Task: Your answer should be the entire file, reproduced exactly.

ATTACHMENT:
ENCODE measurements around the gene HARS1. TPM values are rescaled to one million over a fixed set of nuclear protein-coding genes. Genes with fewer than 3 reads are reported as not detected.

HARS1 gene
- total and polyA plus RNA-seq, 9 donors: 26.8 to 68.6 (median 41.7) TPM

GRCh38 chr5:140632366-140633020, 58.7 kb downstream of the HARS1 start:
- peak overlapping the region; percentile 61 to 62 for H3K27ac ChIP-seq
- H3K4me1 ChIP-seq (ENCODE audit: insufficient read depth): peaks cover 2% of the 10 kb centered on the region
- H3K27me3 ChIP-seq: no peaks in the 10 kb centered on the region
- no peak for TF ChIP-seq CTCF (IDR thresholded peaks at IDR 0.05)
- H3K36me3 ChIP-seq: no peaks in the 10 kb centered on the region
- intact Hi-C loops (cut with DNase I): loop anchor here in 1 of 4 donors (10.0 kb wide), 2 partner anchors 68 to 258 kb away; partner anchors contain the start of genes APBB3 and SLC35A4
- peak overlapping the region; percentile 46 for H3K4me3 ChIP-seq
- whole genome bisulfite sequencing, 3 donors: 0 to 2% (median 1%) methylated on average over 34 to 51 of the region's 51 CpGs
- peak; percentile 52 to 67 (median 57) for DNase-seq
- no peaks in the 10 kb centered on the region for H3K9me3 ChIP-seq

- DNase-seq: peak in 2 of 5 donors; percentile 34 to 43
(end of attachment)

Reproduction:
ENCODE measurements around the gene HARS1. TPM values are rescaled to one million over a fixed set of nuclear protein-coding genes. Genes with fewer than 3 reads are reported as not detected.

HARS1 gene
- total and polyA plus RNA-seq, 9 donors: 26.8 to 68.6 (median 41.7) TPM

GRCh38 chr5:140632366-140633020, 58.7 kb downstream of the HARS1 start:
- peak overlapping the region; percentile 61 to 62 for H3K27ac ChIP-seq
- H3K4me1 ChIP-seq (ENCODE audit: insufficient read depth): peaks cover 2% of the 10 kb centered on the region
- H3K27me3 ChIP-seq: no peaks in the 10 kb centered on the region
- no peak for TF ChIP-seq CTCF (IDR thresholded peaks at IDR 0.05)
- H3K36me3 ChIP-seq: no peaks in the 10 kb centered on the region
- intact Hi-C loops (cut with DNase I): loop anchor here in 1 of 4 donors (10.0 kb wide), 2 partner anchors 68 to 258 kb away; partner anchors contain the start of genes APBB3 and SLC35A4
- peak overlapping the region; percentile 46 for H3K4me3 ChIP-seq
- whole genome bisulfite sequencing, 3 donors: 0 to 2% (median 1%) methylated on average over 34 to 51 of the region's 51 CpGs
- peak; percentile 52 to 67 (median 57) for DNase-seq
- no peaks in the 10 kb centered on the region for H3K9me3 ChIP-seq

- DNase-seq: peak in 2 of 5 donors; percentile 34 to 43